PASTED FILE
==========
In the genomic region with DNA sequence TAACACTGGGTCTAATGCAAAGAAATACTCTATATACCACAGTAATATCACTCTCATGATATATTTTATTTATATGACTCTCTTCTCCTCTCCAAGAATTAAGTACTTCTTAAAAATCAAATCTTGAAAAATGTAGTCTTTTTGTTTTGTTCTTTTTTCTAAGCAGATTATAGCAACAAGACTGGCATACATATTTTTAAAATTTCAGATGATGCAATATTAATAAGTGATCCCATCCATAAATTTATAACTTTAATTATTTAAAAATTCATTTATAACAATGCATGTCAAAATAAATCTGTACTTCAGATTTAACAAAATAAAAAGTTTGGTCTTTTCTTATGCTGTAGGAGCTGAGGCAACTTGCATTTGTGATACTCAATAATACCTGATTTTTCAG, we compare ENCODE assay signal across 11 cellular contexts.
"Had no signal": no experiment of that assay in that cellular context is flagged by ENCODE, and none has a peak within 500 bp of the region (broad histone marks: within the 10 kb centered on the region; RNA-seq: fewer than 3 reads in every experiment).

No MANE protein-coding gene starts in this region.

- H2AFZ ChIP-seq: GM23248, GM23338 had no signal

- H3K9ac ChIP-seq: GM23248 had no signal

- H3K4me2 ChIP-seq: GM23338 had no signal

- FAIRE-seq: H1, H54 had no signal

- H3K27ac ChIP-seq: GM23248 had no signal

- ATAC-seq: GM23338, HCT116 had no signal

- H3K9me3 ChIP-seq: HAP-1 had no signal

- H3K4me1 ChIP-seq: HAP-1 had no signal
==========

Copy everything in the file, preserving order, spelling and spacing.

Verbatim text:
In the genomic region with DNA sequence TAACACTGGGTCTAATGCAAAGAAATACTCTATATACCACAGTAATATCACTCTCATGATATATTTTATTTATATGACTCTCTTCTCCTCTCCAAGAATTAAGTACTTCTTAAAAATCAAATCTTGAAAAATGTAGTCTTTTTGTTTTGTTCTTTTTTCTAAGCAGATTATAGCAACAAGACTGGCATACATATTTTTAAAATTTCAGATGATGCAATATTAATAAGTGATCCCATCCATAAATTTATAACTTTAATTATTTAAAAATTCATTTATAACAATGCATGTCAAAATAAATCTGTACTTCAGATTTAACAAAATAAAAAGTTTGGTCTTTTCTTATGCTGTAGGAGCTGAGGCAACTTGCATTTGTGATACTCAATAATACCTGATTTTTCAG, we compare ENCODE assay signal across 11 cellular contexts.
"Had no signal": no experiment of that assay in that cellular context is flagged by ENCODE, and none has a peak within 500 bp of the region (broad histone marks: within the 10 kb centered on the region; RNA-seq: fewer than 3 reads in every experiment).

No MANE protein-coding gene starts in this region.

- H2AFZ ChIP-seq: GM23248, GM23338 had no signal

- H3K9ac ChIP-seq: GM23248 had no signal

- H3K4me2 ChIP-seq: GM23338 had no signal

- FAIRE-seq: H1, H54 had no signal

- H3K27ac ChIP-seq: GM23248 had no signal

- ATAC-seq: GM23338, HCT116 had no signal

- H3K9me3 ChIP-seq: HAP-1 had no signal

- H3K4me1 ChIP-seq: HAP-1 had no signal